In a single initial consultation, researchers explained the risks, went through paperwork, and underwent laboratory testing. During this consultation, the researchers drew some blood to ensure he had no antibodies against the disease. Once it was confirmed that he did not have antibodies for SARS-CoV-2, the virus that causes COVID-19, he had a subsequent consultation to confirm he was still willing to continue with the trial — and obtain the vaccine. The researchers discussed with him some potential risks and side effects post-vaccination. This included risk for a severe allergic reaction.
To ensure that he wouldn’t have a severe allergic reaction post-vaccination, Mr. Markan was kept under observation for about 15 mins in the case of such an adverse event. He was also told of other side effects, including some pain in the area of his arm where he was injected, a fever, and cold-like symptoms. It was explained to Mr. Markan that, should anything happen, he would have direct contact with the research team, and would also be given care in the hospital; however, so far, the only symptom he has reported so far is some mild pain around the site of injection.
Throughout all of his consultations and his enrollment meeting, Mr. Markan was encouraged to ask questions. If he was agreeable to all the potential side effects (i.e., gave consent), only then would he receive a vaccine (whether placebo or the Oxford vaccine). The researchers also informed Mr. Markan that he could opt out of the study at any time.
Participating in a COVID-19 Vaccine Trial Is As Easy As 1, 2, 3
To get a well-rounded picture of Mr. Markan’s experience as a study participant, we wanted to know more about the time he spends on it. After receiving the jab, Mr. Markan was “sent home with four sets of COVID-19 tests.”
Mr. Markan described the whole testing process as “super easy.” He added that “every Thursday, [he] gets a text asking to do a swab test per the instructions and put the vial in the box. Then you go online, register your barcode with your profile, and get results – you send this over to [the researchers].” He mentioned that the throat and nasal swabs are not difficult to do, although they could be uncomfortable for someone with a strong gag reflex. He does not have this problem. His results are marked for expedited shipping (to get to the testing lab as soon as possible) and also have a stamp that helps them get to the lab quickly. The lab work, once completed and packaged up into the dedicated mailing box, is dropped off into a Priority Postbox, like the one shown below.
Once received by the laboratory, these results get processed every evening, and the results are sent to him via text message and email the next day. The entire process of getting his swab samples and sending them off takes him about 30 minutes, including walking to the post box and sending off his samples.
After the four COVID-19 test kits are used, he mentioned that he “will get invited to do another set of blood work that will take an hour or so – that’s it. They will then give [him] another four test kits. After eight weeks, they may extend this trial for up to one year. If the vaccine does not work, they will know that, and stop the trial. If the trial proves to work, [he] will keep swabbing until they have enough data to proceed or stop the trial.”
Going Out and About as a COVID-19 Vaccine Clinical Trial Participant
Since Mr. Markan has possibly been injected with a modified version of the SARS-CoV-2 virus, we were interested to know more about whether he is allowed to go out during the pandemic. He responded by saying that “the idea is to keep living life as you would have. As someone who stares at the screen for the whole day, I’m not particularly in a vulnerable group to get COVID-19, but they wanted a wide sample of the whole populace. There is no doing stupid things. They just reopened our pubs in the UK so a subset of people will be doing stupid things, but I try the sensible thing and avoid exposure. It is a pretty serious disease.”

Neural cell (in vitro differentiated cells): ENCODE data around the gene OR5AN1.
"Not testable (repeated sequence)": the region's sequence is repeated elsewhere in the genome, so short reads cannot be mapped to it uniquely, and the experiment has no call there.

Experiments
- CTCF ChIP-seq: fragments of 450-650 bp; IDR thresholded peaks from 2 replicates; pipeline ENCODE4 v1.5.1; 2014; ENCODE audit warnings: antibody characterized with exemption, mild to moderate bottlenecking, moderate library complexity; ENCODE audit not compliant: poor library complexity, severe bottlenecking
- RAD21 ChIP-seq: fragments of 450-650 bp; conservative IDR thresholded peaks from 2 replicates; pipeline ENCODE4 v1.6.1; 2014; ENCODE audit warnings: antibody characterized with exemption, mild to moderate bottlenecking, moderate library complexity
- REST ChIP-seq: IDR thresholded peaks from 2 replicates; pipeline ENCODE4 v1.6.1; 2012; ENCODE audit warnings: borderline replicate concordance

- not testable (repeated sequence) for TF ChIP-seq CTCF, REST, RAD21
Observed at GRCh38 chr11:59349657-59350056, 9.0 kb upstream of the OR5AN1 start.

He also reminded us that he is in a trial and does not know whether he received the COVID-19 vaccine or a placebo vaccine for meningitis. “The placebo vaccine causes very similar symptoms to the COVID-19 vaccine – flu-like symptoms, arm ache, fever … if you get a fever, cause they don’t know whether it’s from the vaccine or actual COVID-19 or another reason that people have a fever – it could be COVID – then you are instructed to self-isolate with the whole household. If the fever kind of subsides within 72 hours – you can start going along as you go.”
Participants in the UK Oxford/AstraZeneca #COVID19 clinical trials have a 50% chance of receiving either the #COVID19 vaccine or a placebo (a meningitis vaccine). Read our interview with @zmarkan by @TheSharedScopeTweet
Mr. Markan is hopeful that the vaccine will work, and help us take the final steps towards ending this pandemic.
Mr. Markan’s participation in this study is an act of altruism of the highest form; he is a very important statistic worldwide. How his body reacts in this study will be used as a data point for a number of individuals worldwide. It is important to note that Mr. Markan is not getting compensated for his participation in this study. Should anything deviate from the plan, he would be taken care of by the NHS, as his work-based health insurance company has refused to cover any COVID-19 related illnesses.
Mr. Markan added that he was partaking in this trial “for science.” During our interview, he mentioned that enrolling in the study was “a risk [he was] willing to take” and that he “was not afraid of vaccines.” He looks forward to “trying this test thing and contributing as a data point to something that can really make a difference in the long run.”
Nidhi Parekh blogs about science at The Shared Microscope. Check out her Twitter, Facebook, or Instagram for informative illustrations of different biological concepts.